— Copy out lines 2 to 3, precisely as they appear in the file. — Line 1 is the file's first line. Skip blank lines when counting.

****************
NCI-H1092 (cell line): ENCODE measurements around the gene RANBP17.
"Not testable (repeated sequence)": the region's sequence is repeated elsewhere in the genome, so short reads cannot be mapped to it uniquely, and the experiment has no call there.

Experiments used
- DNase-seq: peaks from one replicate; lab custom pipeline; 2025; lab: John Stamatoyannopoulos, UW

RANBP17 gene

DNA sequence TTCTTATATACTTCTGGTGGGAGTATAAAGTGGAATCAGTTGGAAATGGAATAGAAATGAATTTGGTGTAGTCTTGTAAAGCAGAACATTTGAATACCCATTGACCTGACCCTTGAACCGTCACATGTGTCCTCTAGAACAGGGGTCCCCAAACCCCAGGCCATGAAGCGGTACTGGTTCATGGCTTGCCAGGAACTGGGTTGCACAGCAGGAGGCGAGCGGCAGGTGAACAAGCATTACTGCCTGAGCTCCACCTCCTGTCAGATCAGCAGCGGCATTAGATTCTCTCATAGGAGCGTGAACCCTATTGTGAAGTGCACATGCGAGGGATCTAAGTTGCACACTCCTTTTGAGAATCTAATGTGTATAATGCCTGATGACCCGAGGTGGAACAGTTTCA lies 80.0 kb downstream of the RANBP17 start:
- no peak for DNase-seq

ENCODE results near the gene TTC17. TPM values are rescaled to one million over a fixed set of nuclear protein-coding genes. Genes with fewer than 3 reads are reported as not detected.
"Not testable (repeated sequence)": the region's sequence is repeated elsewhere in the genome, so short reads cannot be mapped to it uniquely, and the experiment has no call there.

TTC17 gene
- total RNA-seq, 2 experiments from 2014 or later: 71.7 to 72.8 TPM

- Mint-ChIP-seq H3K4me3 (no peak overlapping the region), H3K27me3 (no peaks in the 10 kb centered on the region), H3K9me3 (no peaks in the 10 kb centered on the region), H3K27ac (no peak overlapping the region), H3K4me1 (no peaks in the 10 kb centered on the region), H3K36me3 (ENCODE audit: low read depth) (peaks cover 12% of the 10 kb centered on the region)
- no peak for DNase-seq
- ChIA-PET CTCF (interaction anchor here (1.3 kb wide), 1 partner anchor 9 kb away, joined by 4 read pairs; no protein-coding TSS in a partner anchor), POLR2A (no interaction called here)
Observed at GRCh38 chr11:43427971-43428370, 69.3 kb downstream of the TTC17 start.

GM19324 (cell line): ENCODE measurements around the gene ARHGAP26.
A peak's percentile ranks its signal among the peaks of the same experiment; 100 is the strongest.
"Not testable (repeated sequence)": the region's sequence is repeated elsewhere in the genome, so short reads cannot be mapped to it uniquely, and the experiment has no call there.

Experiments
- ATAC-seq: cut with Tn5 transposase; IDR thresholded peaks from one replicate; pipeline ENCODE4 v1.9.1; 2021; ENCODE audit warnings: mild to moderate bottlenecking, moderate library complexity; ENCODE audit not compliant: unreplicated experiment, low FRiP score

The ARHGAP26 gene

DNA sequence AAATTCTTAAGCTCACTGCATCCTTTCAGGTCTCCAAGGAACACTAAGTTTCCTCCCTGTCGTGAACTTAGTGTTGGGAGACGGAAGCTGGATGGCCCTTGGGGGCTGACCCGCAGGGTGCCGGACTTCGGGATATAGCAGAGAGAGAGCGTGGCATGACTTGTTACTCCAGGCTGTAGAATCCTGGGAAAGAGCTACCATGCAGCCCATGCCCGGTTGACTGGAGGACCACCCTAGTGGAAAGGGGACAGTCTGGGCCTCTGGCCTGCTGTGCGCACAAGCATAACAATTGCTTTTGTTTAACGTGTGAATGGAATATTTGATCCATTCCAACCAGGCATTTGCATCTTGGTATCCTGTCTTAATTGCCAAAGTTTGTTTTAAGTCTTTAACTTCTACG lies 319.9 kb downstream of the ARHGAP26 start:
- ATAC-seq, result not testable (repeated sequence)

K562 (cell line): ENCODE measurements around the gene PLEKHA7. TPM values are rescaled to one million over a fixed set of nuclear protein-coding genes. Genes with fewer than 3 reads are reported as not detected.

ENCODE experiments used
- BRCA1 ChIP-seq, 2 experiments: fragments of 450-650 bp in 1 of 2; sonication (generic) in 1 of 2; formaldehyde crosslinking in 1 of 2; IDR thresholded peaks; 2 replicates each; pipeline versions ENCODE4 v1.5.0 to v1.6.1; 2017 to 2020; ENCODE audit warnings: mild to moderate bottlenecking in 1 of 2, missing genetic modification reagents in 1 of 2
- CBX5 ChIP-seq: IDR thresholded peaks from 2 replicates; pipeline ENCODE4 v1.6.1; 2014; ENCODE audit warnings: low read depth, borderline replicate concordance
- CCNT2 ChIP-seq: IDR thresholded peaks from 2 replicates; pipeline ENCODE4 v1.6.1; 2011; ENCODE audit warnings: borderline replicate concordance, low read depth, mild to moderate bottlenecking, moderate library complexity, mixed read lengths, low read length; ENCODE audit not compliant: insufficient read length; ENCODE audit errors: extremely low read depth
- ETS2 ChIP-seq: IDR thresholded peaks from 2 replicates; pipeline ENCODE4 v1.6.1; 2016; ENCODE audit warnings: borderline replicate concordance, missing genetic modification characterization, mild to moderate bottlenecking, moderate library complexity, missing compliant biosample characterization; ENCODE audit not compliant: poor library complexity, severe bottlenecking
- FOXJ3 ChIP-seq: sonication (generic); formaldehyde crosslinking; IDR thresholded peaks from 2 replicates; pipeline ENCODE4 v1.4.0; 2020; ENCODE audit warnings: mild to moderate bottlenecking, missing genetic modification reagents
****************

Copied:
"Not testable (repeated sequence)": the region's sequence is repeated elsewhere in the genome, so short reads cannot be mapped to it uniquely, and the experiment has no call there.

Experiments used